In the present case, the rifle butt due to recoil must have struck the chest, of the patient with a force that was vertical to the chest which would have compressed the ascending aorta directly and instantly so that the dissection of the ascending aorta may have occurred due to the mechanisms described earlier. We hypothesize that this patient developed AoD possibly due to rifle butt recoil blunt chest injury, even though spontaneous dissection in a nonhypertensive, non-marfan patient is a possibility. In a study among recreational non-gun shot wound injuries, 43% were caused by gun recoil.4 When a bullet is propelled down the rifle’s barrel, the recoil force normally just pushes the gun back at the shooter; if the recoil is significant it is known to cause lacerations or contusions of the chest, severe bruising or even a broken collar bone.4

Neurologic symptoms are reported in 17-40% of AoD.5,6 Neurologic complications may result from general hypotension, malperfusion, distal thromboembolism, or nerve compression.5 Most occlusions are due to dissection flap prolapsing across a vessel origin (dynamic obstruction) or directly extend into a vessel (static obstruction). Both mechanisms were seen in this patient.

In a recent study by Iguchi et al. among 208 stroke patients presenting within 3 hours of onset, 2 patients (1%) displayed AoD.7 They observed four major findings for stroke with AoD: 1) presentation without pain; 2) with left hemiparesis; 3) negative findings on chest X-ray; and 4) utility of carotid duplex ultrasonography. In the case presented, there was no anterior or interscapular pain typical of AoD, he presented with left hemiplegia and the chest X-ray did not help. Initially, carotid duplex ultrasonography did pick-up a thrombus probably in the false lumen or it could have been an intramural hematoma but dissection was missed. It has been noted that, thrombolysis as an emergency stroke therapy without considering AoD may be life-threatening for these patients.8 In a recent report from the International Registry of Acute Aortic Dissection, D-dimer level has been found to be useful to rule out AoD when used within the first 24 hours after the onset of symptoms.9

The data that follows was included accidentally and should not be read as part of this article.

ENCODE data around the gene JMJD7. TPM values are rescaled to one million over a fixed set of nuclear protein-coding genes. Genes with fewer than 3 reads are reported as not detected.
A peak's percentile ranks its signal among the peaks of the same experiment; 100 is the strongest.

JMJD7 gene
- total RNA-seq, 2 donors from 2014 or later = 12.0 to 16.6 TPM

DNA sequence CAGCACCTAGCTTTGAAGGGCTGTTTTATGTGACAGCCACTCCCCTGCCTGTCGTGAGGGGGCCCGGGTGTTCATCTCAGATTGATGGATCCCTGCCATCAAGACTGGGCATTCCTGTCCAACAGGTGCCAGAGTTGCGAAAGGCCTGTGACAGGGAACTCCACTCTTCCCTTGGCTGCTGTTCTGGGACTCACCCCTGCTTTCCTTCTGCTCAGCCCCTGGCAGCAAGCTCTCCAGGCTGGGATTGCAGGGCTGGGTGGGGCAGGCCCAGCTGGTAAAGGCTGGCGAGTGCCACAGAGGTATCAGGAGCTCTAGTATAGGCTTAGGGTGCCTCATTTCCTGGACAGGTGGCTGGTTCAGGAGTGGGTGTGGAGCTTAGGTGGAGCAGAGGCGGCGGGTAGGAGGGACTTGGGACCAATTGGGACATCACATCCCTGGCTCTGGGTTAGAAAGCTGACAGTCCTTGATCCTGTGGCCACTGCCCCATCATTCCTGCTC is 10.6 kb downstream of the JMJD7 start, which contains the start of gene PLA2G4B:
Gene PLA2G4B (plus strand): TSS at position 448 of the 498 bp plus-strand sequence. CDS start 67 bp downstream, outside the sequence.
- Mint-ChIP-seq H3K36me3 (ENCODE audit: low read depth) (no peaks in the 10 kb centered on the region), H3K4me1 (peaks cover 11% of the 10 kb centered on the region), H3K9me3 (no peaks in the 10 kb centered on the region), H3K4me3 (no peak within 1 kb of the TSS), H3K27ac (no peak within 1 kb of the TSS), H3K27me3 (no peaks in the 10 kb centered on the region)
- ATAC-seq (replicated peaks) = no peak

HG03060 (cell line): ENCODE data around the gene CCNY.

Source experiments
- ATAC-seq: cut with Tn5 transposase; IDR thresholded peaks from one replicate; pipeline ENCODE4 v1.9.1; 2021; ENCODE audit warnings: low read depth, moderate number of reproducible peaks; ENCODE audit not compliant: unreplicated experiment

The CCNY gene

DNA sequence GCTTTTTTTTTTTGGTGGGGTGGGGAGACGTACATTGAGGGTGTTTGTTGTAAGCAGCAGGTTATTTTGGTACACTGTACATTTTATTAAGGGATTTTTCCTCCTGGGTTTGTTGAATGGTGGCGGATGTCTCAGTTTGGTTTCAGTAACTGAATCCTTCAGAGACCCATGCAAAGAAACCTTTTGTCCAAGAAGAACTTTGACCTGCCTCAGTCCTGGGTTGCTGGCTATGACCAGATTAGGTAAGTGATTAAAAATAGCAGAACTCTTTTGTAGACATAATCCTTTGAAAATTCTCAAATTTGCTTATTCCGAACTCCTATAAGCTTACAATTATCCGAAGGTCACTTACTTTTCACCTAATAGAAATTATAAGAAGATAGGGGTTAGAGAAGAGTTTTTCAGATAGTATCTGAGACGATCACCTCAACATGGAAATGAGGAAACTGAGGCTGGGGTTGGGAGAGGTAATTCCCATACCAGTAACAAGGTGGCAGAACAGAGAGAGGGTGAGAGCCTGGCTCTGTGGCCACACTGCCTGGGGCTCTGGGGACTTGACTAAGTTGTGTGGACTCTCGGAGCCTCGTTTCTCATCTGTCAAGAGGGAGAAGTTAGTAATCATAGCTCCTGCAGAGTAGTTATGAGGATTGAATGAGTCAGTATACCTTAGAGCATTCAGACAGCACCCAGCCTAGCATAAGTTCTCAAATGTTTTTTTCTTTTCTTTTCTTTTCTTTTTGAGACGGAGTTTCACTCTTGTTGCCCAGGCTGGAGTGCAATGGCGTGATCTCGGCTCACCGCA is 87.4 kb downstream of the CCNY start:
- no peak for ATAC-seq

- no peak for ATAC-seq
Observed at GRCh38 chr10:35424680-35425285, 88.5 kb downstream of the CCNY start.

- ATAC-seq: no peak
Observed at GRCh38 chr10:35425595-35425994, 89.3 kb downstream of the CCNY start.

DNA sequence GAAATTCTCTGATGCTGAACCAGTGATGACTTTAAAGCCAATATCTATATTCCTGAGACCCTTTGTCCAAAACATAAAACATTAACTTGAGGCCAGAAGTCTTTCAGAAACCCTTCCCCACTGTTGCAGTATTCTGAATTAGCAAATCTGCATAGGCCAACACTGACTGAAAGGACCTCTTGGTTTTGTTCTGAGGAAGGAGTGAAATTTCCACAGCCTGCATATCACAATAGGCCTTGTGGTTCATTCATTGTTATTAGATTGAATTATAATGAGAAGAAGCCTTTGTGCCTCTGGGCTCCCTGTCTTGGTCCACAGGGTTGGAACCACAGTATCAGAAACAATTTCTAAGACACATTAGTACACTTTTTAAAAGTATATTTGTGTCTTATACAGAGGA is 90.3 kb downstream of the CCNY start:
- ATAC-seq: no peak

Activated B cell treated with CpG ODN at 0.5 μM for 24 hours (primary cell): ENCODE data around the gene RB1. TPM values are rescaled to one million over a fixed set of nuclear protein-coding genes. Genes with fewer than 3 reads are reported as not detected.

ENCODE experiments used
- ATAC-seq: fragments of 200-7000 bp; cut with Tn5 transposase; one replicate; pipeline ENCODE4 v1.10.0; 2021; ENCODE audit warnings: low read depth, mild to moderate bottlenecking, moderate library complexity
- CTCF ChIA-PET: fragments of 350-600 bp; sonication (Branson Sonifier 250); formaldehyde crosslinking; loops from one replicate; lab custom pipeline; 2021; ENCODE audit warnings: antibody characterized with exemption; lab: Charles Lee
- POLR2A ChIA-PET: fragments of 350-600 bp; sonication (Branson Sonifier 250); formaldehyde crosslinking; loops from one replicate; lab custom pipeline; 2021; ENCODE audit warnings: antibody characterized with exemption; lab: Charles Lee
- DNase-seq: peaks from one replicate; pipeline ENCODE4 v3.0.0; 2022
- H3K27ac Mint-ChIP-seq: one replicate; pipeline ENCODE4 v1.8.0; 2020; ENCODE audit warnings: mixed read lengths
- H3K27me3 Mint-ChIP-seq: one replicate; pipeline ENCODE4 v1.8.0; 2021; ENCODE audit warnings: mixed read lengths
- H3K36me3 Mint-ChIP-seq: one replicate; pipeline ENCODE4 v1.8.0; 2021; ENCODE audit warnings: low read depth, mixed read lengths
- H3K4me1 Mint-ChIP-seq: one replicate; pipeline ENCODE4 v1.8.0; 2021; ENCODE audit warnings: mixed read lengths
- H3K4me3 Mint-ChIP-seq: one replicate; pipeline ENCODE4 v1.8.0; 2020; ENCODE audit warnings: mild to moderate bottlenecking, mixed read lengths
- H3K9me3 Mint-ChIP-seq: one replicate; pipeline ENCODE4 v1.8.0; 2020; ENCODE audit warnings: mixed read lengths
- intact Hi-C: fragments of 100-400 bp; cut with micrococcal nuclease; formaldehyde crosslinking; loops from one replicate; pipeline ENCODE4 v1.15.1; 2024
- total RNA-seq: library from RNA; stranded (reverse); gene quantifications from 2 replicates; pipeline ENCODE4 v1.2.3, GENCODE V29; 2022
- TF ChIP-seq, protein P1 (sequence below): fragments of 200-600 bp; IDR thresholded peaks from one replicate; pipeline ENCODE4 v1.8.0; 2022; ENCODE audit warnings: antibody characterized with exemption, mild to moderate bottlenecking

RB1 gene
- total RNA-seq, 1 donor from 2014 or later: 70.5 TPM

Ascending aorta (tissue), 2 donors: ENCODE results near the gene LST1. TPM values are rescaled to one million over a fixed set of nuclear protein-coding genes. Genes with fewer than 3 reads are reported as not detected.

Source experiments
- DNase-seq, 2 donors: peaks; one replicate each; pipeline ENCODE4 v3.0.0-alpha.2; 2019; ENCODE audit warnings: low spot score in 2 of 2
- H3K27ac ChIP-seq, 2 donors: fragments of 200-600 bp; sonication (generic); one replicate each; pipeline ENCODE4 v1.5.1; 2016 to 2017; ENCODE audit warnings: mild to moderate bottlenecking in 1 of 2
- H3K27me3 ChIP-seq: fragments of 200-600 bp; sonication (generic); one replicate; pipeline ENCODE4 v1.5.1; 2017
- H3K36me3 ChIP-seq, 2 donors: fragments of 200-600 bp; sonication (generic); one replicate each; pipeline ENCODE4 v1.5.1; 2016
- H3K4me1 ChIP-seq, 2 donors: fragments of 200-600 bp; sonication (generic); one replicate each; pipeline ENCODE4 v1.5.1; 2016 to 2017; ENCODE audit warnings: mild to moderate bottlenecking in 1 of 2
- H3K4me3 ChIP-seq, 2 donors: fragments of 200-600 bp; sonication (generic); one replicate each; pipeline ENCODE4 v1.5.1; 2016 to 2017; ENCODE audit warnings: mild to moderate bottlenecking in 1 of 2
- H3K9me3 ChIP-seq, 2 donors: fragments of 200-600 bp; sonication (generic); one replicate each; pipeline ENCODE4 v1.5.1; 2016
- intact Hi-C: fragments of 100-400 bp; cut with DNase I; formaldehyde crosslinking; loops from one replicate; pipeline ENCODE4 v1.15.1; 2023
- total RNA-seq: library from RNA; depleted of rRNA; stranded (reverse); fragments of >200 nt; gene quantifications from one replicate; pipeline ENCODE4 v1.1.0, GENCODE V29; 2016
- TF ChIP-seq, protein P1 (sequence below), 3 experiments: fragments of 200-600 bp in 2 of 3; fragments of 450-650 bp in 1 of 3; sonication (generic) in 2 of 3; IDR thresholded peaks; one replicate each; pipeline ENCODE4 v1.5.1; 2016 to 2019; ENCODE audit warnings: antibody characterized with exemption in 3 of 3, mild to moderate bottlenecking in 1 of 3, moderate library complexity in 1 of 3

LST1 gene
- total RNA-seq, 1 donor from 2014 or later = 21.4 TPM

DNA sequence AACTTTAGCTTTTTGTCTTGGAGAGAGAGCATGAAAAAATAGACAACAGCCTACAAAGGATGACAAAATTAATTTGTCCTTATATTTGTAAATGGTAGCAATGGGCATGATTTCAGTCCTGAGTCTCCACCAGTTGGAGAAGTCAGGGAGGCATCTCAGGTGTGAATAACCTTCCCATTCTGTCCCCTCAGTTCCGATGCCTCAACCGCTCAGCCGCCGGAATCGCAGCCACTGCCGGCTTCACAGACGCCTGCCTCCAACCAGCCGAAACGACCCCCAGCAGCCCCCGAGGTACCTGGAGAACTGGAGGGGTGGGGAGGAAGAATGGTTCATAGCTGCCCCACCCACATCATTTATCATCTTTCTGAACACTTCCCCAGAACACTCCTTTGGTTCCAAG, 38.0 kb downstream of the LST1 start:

We described a patient with left hemiplegia secondary to Stanford type A AoD extending to supra-aortic vessels, which was possibly precipitated by rifle butt recoil chest injury. Furthermore, his AoD was not diagnosed for few weeks due to atypical presentation. This case emphasizes the need for caution in the use of firearms for recreation and to take precautions in preventing such incidents. In addition, this case illustrates need for performing a prompt cardiovascular examination, and maintaining a high index of suspicion in diagnosing AoD among patients with stroke. 


The authors reported no conflict of interest and funding has been received on this work.